Pioneer of sustainability – Dr Hans Merensky (1871-1952)
From geologist and prospector...
Throughout his professional career, Dr Hans Merensky was a geologist and prospector. He discovered the rich deposit of alluvial diamonds at Alexander bay in Namaqualand, Namibia; vast platinum and chrome reefs at Lydenburg, Rustenburg and Potgietersrus in South Africa, which led to some of the largest platinum mines in the world; phosphates and copper at Phalaborwa in the Northern Province of South Africa; gold in South Africa’s Free State Province; and the world’s biggest chrome deposit at Jagdlust near Pietersburg in the Mpumalanga Province.
To forward-thinking scientist, conservationist and philanthropist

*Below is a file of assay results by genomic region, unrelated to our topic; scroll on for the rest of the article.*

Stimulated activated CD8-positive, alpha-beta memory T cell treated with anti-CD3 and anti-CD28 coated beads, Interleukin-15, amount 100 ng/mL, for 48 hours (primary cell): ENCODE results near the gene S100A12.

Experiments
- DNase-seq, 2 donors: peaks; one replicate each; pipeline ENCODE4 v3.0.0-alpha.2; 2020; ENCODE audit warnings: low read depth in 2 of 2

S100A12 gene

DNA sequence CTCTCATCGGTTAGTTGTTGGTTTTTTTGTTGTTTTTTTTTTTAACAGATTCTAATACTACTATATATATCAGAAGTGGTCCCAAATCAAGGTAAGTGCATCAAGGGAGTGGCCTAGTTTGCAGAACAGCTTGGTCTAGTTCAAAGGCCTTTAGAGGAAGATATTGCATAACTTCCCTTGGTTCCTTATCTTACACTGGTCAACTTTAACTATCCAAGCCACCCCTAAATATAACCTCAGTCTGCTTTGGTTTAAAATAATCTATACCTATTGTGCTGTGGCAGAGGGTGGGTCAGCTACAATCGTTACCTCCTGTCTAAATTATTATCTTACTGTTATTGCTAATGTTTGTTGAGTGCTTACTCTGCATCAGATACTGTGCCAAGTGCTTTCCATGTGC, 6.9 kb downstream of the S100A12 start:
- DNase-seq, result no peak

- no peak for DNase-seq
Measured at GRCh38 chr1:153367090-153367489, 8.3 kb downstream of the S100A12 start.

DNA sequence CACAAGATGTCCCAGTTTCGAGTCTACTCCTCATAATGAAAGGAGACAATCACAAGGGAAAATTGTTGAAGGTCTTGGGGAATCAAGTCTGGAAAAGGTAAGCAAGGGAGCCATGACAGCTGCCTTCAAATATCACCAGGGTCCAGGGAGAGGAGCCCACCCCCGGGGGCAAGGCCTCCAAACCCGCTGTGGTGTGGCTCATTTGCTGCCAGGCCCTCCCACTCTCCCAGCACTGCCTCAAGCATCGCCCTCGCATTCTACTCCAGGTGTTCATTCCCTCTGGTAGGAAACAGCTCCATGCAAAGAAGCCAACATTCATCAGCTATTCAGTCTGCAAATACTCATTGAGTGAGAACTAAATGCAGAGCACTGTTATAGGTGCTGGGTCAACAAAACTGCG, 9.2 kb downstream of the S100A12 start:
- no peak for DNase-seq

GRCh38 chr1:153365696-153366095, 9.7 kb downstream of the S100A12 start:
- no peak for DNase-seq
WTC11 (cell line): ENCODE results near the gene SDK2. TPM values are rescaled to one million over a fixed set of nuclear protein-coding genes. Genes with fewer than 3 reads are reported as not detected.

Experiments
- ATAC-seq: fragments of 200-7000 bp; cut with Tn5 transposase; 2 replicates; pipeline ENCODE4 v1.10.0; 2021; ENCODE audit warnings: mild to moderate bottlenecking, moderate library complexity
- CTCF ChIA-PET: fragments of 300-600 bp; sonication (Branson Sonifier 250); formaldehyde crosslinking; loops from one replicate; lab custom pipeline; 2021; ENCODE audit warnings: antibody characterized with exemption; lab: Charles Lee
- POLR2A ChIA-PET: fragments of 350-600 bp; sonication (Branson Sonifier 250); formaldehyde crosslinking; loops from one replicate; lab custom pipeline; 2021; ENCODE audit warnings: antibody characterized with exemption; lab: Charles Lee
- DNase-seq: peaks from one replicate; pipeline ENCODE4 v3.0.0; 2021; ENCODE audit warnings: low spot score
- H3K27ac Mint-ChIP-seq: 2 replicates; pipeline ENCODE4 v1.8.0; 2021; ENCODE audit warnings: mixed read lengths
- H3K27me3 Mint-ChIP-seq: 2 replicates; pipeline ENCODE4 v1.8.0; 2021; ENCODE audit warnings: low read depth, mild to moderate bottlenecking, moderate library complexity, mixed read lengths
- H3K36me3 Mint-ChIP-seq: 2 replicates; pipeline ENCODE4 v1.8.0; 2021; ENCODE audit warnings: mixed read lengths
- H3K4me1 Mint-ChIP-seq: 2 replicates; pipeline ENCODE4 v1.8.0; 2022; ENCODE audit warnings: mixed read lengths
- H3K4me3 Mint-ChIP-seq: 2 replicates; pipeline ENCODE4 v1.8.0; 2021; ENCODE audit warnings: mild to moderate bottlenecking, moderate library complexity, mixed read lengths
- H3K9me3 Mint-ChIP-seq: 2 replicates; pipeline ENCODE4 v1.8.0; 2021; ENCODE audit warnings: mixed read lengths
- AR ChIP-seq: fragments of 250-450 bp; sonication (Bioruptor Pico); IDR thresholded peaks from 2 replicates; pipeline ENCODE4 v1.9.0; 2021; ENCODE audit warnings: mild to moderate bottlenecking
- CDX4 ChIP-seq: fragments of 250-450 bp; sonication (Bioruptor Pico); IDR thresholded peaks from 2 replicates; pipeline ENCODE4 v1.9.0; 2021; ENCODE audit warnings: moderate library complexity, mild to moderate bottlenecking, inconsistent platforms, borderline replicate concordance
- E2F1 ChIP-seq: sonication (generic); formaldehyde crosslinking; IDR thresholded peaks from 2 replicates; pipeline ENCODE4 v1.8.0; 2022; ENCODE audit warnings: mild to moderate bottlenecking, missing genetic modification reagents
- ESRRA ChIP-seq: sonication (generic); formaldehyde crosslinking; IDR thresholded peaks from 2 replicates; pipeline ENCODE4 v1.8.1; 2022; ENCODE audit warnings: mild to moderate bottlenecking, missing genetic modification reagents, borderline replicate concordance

After retiring in 1932 he turned his skill to the sustainable use of land on the farm Westfalia, near Modjajiskloof in the Limpopo Province of South Africa. He created a sustainable mixed-farming business incorporating both the establishment of Eucalyptus plantations and sustainable long-term agriculture based on ecologically-sound management of biological ecosystems, which included the conservation and management of water-catchment areas, soil conservation and organic principles of composting. He was internationally recognised as being one of the most progressive thinkers in the field of sustainable farming in his time. In addition, his understanding of social responsibility and long-term relationships with communities in the area was generations ahead of his time. As his legacy he allotted the larger part of his fortune to the Hans Merensky Trust, which is now the Hans Merensky Foundation, to ensure that his projects in agriculture, horticulture and forestry operations on the Westfalia Estate would be sustained after his death.